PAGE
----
Federal agents search nursing home with many virus deaths
PITTSBURGH (AP) —
Federal agents searched two nursing homes Thursday near Pittsburgh, one of which had the worst coronavirus outbreak of any in Pennsylvania and was already being investigated by the state on suspicion of criminal neglect.
U.S. Attorney Scott Brady said in a written statement that agents were at the Brighton Rehabilitation and Wellness Center in Beaver County, as well as at the Mount Lebanon Rehabilitation and Wellness Center, the Pittsburgh Post-Gazette reported.
The agents were from the FBI, the Office of Inspector General for Health and Human Services, IRS-Criminal Investigation and state attorney general’s office, Brady said.
More than 330 of the for-profit Brighton nursing home’s residents tested positive for the virus since the end of March, and at least 82 of them died, the newspaper reported.
No other information was available about the searches. A spokesperson for the Pennsylvania attorney general’s office confirmed the office was involved in the warrant execution but said she could not discuss the searches further.
The office previously confirmed that Brighton was one of a handful of nursing home facilities being investigated for criminal neglect related to their pandemic response.
In other coronavirus-related news:
___ TEMPLE UNIVERSITY GOES ONLINE
Temple University announced Thursday that the majority of classes will shift online through the end of the fall semester amid rising numbers of coronavirus cases among students.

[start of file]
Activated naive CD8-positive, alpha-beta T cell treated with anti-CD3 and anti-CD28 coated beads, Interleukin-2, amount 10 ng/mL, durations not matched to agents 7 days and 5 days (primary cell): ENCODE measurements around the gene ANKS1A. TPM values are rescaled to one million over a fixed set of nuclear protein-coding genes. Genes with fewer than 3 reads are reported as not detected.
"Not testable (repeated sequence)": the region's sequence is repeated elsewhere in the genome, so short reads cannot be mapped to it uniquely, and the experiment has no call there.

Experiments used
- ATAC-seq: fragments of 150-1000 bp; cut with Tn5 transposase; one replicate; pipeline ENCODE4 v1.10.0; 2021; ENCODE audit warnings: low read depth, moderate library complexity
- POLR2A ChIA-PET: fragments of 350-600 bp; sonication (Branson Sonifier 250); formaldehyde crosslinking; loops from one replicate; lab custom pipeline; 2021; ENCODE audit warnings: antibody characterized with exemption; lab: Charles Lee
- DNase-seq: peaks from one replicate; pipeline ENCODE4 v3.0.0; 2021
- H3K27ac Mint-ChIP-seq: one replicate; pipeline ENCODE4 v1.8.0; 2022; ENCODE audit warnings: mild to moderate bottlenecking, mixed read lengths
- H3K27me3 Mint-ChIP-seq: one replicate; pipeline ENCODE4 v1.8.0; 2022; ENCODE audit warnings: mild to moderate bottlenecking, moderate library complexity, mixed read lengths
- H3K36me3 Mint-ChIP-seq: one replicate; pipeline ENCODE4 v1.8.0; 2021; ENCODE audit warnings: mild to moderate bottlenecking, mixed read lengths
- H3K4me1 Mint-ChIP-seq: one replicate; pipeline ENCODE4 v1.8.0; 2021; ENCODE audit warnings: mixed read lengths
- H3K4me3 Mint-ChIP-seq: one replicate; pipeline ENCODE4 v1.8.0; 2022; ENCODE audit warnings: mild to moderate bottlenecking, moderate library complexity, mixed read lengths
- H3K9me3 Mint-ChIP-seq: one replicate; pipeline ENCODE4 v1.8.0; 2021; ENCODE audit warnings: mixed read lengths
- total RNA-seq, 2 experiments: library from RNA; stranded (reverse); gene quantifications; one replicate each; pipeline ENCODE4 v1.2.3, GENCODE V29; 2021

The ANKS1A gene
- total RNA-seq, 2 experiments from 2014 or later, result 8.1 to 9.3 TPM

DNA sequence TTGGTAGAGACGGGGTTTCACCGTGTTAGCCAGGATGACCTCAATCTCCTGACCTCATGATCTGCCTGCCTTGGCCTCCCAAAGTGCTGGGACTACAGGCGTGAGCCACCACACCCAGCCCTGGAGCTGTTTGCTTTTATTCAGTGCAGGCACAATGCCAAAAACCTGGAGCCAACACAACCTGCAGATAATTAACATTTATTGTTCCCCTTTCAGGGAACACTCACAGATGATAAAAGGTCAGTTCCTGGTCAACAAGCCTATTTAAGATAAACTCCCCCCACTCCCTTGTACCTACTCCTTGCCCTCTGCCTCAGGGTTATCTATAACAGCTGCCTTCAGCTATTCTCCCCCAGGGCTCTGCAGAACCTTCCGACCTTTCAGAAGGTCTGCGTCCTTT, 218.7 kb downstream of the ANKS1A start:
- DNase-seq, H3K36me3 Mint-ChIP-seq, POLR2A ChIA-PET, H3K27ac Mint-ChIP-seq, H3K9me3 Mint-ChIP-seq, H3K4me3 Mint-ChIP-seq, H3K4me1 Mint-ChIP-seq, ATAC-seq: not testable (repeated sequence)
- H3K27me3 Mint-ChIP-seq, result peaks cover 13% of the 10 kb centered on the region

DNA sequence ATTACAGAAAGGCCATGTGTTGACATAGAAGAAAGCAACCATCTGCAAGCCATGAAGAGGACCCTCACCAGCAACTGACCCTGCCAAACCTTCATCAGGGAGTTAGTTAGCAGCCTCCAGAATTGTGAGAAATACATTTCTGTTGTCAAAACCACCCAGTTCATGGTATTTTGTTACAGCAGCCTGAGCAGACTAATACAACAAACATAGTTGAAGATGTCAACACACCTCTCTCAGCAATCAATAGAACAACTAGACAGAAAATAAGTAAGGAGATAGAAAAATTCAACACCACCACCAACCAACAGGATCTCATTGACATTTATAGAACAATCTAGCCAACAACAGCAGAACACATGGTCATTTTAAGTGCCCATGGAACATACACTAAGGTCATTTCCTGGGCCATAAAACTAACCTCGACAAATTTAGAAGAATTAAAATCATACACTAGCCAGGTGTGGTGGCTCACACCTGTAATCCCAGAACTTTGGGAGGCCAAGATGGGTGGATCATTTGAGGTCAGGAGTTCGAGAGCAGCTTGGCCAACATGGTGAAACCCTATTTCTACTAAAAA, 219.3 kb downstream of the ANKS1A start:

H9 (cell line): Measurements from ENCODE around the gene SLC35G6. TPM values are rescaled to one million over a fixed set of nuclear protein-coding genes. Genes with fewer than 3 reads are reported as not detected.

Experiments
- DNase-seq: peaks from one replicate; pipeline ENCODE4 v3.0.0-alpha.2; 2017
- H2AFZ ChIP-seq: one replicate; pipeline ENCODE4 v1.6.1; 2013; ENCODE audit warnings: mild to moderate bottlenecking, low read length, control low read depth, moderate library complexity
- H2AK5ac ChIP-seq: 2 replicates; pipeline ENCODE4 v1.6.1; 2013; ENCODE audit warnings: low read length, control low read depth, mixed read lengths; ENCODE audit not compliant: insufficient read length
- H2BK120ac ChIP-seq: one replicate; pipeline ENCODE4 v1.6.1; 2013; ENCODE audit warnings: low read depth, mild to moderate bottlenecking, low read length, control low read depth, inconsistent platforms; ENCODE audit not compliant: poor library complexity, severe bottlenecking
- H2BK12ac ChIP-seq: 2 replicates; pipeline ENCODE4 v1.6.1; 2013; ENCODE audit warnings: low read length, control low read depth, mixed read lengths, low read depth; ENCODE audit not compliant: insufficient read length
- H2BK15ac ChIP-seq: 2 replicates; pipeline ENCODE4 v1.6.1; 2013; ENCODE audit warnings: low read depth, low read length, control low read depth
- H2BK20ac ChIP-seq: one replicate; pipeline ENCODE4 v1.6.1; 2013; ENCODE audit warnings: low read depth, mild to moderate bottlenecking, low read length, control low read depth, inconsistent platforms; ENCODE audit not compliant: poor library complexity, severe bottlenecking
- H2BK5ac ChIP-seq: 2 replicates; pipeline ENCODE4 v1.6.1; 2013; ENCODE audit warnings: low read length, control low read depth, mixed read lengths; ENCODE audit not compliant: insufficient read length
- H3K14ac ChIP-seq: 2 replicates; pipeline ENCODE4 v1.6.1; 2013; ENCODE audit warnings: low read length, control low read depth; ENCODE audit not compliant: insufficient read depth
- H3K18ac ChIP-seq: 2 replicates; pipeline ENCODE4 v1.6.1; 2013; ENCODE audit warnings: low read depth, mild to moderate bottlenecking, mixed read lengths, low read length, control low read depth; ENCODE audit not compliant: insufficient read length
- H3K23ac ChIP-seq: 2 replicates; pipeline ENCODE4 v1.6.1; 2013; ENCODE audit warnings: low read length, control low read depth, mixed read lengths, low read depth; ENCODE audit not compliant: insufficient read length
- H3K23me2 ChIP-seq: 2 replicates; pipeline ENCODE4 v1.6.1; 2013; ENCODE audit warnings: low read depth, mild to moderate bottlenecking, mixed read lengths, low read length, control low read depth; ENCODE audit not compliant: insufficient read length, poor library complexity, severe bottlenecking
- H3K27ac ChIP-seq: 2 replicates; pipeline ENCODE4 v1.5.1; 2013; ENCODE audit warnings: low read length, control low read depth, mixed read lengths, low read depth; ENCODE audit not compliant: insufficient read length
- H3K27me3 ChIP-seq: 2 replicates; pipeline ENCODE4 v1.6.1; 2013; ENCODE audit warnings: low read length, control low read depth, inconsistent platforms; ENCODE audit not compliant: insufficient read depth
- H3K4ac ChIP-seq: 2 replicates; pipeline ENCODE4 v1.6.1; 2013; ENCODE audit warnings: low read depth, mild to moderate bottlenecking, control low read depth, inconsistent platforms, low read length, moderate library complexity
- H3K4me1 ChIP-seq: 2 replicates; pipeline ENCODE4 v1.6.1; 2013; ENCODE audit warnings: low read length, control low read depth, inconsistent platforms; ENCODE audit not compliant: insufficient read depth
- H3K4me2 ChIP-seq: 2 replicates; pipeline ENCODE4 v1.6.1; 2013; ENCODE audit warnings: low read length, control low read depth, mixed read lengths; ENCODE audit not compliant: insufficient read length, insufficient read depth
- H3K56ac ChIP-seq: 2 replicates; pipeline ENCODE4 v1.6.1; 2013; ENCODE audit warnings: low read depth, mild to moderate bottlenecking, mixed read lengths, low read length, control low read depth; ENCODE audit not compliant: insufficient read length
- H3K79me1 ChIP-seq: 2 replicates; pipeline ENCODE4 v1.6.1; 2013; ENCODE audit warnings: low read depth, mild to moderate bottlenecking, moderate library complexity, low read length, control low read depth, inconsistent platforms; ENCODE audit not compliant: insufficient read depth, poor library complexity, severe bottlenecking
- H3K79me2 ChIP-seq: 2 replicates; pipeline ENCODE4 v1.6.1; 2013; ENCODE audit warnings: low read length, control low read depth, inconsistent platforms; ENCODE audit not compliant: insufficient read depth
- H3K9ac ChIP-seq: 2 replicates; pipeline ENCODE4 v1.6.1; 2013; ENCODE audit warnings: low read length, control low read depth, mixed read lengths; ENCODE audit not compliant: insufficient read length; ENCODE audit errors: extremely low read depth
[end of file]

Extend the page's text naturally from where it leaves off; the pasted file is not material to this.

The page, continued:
In an emailed statement attributed to the university’s president and provost, the university said they had tried in-person classes because students had overwhelmingly expressed a preference to come back to campus. But after talking to officials at the city Health Department, the university’s leadership decided to shift about 95% of classes online.
Students living on campus can opt to leave by Sept. 13, and the university will refund charges for housing and meal plans. But officials said students will be allowed to stay and services such as health services will remain in place.
“We know this is disappointing for the many students and their families who had hoped for an on-campus experience. Please know that if the data supported a decision to safely continue the fall semester experience on campus, we would have made every effort to do so,” the statement said. “Unfortunately, the risks associated with the COVID-19 pandemic are simply too great for our students, faculty, staff and neighboring community.”
The cases at Temple have been the cause of a recent uptick in cases recorded in Philadelphia. The city has worked with the university’s health services department to identify the students who have tested positive and conduct contact tracing.
Health Commissioner Thomas Farley said many of the students testing positive live in off-campus housing and could present a threat for community spread. Earlier this week he urged those students to act as if everyone they are in contact with is infected. Farley said they should self-quarantine and leave their homes only for essential needs for now.